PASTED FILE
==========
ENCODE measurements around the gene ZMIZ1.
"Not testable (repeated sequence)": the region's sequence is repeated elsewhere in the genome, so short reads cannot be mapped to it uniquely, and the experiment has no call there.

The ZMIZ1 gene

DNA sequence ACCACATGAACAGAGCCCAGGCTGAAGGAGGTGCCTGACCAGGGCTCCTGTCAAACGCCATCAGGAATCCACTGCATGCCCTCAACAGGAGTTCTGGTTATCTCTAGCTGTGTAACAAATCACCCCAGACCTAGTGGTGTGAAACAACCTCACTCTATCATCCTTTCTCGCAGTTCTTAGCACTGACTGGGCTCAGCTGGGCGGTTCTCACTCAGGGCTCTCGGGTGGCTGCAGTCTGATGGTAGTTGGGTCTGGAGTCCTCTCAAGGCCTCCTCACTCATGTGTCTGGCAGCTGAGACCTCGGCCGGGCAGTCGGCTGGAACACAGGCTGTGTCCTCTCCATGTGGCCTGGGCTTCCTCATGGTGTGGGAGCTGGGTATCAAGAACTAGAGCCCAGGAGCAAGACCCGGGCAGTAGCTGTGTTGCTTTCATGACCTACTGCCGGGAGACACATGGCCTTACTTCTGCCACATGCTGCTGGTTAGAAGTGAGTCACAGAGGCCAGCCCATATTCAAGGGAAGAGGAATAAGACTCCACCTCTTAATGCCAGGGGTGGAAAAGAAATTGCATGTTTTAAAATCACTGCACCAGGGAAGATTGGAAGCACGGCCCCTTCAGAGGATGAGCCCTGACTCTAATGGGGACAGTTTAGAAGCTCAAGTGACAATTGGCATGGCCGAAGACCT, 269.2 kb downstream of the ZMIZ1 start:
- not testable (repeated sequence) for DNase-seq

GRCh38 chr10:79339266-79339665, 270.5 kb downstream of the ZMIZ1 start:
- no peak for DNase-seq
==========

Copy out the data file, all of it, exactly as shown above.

ENCODE measurements around the gene ZMIZ1.
"Not testable (repeated sequence)": the region's sequence is repeated elsewhere in the genome, so short reads cannot be mapped to it uniquely, and the experiment has no call there.

The ZMIZ1 gene

DNA sequence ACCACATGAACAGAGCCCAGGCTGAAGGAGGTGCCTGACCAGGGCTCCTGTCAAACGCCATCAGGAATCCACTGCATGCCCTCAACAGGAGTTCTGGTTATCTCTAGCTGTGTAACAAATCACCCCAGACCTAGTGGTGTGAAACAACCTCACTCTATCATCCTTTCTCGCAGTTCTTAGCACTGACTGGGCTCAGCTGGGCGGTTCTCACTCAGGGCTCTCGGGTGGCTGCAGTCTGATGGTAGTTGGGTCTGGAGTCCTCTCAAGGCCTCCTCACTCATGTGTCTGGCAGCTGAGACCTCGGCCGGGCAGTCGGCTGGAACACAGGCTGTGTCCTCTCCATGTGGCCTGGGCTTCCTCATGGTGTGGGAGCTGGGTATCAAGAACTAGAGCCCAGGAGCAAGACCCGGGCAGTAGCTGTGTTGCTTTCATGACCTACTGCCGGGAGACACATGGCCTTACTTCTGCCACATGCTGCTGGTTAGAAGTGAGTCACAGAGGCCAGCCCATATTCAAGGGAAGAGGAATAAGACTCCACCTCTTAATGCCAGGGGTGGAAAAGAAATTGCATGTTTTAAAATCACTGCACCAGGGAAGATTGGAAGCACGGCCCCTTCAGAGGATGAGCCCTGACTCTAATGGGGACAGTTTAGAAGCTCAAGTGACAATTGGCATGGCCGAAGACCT, 269.2 kb downstream of the ZMIZ1 start:
- not testable (repeated sequence) for DNase-seq

GRCh38 chr10:79339266-79339665, 270.5 kb downstream of the ZMIZ1 start:
- no peak for DNase-seq